Nah, not really. At least nothing beyond just normal songwriting progression. I think we got better and better as a band, but the name never dictated our style or the way we operated. If anything, people’s reaction to the name change made me really resent the people that liked our band. And you can probably tell at this point that I resented a lot about being in the band at that time haha.
What thought process came behind deciding to reunite for shows next year?
Ok, so this is kind of a weird thing to me. I’ve talked about this before, but our band literally never broke up. And we never said we were breaking up. We simply said we weren’t going to tour anymore, and everyone took that as us saying “we’re done as a band.” And I can sort of understand how someone might deduce that from us not touring anymore, BUT we have played multiple shows since then. Like at least one shows a year since our last tour in 2016. So we’re not really reuniting at all. Just playing some shows. And we will certainly play more shows in the future. Not a lot, but definitely some. Unless one of us dies or just refuses to take part. I would actually love to play like 3-5 Superheaven shows a year. Any less than that kinda feels annoying to me. Mostly because I am an idiot and completely forget the songs after not playing them for a year. So every time we have to play a show, I have to relearn everything. Total pain in the ass. But the shows will be cool, and I’m excited that people seem to be excited.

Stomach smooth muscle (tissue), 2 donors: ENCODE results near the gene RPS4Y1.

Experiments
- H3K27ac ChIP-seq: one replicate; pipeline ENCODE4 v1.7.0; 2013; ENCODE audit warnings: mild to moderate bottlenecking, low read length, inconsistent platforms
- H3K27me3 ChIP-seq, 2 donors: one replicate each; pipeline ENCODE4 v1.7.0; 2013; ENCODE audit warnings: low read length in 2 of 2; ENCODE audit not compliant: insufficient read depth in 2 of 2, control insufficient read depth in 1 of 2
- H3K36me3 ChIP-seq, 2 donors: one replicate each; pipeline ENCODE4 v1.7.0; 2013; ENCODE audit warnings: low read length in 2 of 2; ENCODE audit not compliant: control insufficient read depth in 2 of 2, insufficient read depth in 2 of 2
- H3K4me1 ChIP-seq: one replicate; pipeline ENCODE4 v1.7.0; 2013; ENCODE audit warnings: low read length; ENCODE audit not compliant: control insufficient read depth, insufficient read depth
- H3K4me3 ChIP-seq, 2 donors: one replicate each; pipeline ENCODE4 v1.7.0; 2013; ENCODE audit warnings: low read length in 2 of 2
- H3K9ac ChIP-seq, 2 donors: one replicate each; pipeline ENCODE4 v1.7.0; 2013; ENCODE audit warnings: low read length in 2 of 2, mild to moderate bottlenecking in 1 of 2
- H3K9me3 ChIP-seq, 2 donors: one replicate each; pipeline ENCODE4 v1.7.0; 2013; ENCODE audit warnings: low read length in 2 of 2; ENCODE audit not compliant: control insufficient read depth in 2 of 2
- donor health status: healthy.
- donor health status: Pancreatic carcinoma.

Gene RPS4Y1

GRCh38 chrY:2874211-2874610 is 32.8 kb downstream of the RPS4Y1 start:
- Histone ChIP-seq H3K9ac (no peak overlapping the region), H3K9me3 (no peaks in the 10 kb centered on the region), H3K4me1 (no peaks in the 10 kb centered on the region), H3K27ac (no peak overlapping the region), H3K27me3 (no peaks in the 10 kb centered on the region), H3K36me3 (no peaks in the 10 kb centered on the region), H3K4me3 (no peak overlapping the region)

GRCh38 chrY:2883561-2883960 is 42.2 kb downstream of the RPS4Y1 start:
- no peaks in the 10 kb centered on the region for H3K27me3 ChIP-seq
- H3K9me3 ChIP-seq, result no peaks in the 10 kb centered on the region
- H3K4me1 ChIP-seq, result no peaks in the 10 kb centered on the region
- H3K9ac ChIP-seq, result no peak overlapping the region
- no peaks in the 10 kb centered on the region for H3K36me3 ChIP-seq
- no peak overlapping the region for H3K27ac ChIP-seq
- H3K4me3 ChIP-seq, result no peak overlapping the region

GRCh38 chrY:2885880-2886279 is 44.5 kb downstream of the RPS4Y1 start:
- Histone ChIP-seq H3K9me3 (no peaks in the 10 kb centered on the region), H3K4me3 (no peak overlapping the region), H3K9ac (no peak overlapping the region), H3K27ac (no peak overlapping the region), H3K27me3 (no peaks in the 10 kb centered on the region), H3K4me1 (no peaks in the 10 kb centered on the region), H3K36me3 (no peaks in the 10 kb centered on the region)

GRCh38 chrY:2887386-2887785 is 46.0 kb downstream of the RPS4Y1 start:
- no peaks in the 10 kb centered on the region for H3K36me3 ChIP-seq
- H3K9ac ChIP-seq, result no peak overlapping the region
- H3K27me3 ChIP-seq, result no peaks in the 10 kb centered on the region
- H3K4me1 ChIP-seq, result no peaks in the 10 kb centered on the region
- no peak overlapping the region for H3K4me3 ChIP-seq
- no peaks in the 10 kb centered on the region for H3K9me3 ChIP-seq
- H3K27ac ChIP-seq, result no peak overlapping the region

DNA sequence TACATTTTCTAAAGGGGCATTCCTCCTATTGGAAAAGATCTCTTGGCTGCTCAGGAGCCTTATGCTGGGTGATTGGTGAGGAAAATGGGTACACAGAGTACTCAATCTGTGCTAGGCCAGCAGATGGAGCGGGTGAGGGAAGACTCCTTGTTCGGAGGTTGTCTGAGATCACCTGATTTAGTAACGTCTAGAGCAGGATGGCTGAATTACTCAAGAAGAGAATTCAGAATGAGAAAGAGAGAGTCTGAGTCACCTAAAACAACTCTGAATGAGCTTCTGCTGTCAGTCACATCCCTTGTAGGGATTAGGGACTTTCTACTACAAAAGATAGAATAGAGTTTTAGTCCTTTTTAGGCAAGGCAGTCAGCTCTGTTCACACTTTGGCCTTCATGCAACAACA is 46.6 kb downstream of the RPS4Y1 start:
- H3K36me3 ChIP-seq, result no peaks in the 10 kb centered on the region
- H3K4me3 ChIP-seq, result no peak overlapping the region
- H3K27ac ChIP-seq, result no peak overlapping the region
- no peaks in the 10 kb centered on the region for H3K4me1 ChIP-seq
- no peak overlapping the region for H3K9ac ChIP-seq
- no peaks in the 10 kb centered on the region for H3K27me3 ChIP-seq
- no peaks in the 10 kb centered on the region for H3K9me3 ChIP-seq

How long have you and Jake Clarke been making music together?
Since 2008, I think. Since I was like 20 and he was probably like 16 or something. It’s pretty crazy, because we had some rocky times during the years that Superheaven was touring a lot, and now we are very close. We have a great dynamic because he is very bubbly and pleasant, and I am a grumpy old fuck with very little patience for anything. But I absolutely love him. He really feels like my little brother, and I cherish our friendship all of these years later.